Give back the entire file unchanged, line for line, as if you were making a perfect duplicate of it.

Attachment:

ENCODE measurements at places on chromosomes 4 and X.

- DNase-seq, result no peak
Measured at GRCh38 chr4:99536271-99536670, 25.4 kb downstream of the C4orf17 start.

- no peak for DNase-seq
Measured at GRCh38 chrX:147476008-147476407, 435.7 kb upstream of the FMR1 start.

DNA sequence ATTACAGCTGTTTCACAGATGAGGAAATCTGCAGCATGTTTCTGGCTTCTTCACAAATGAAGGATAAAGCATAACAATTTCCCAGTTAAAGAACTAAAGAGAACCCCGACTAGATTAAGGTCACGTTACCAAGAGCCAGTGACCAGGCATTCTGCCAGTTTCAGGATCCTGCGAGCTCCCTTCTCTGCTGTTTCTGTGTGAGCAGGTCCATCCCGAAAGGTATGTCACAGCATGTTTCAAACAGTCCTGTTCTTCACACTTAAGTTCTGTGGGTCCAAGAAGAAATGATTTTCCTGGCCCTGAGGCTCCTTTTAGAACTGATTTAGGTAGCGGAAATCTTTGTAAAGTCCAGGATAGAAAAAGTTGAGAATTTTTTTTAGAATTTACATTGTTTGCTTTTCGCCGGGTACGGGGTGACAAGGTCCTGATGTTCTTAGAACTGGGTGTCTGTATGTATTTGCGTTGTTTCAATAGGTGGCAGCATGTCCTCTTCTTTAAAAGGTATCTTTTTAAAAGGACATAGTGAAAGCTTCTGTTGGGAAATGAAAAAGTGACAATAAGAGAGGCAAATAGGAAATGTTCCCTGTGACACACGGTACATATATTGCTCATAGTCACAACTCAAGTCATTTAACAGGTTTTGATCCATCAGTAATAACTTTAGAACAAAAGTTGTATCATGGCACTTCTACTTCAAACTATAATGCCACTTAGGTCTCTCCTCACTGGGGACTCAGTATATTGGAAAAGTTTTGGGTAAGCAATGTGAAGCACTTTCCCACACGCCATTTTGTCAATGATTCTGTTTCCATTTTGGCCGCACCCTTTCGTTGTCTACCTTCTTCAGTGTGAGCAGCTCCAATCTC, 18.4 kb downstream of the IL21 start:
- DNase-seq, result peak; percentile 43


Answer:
ENCODE measurements at places on chromosomes 4 and X.

- DNase-seq, result no peak
Measured at GRCh38 chr4:99536271-99536670, 25.4 kb downstream of the C4orf17 start.

- no peak for DNase-seq
Measured at GRCh38 chrX:147476008-147476407, 435.7 kb upstream of the FMR1 start.

DNA sequence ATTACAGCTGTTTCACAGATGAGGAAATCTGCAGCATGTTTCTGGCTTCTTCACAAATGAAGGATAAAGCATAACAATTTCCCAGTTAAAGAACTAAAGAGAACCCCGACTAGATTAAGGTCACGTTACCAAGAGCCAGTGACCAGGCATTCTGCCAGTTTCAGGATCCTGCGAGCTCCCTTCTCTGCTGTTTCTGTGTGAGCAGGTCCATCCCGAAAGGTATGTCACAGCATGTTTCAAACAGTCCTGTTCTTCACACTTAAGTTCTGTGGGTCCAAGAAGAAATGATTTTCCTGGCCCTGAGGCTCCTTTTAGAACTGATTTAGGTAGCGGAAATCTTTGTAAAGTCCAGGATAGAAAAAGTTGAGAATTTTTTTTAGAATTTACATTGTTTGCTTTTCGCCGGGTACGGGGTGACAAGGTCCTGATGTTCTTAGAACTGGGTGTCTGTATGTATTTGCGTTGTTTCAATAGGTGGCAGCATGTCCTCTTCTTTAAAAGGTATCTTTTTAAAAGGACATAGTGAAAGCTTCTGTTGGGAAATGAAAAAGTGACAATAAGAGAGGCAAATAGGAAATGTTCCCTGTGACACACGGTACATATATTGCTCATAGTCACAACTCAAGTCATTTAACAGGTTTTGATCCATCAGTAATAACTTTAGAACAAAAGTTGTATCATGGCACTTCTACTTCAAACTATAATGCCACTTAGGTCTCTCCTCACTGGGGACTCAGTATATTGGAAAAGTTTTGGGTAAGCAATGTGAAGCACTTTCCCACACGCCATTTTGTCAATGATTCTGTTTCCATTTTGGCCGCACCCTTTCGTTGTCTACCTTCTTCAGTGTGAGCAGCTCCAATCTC, 18.4 kb downstream of the IL21 start:
- DNase-seq, result peak; percentile 43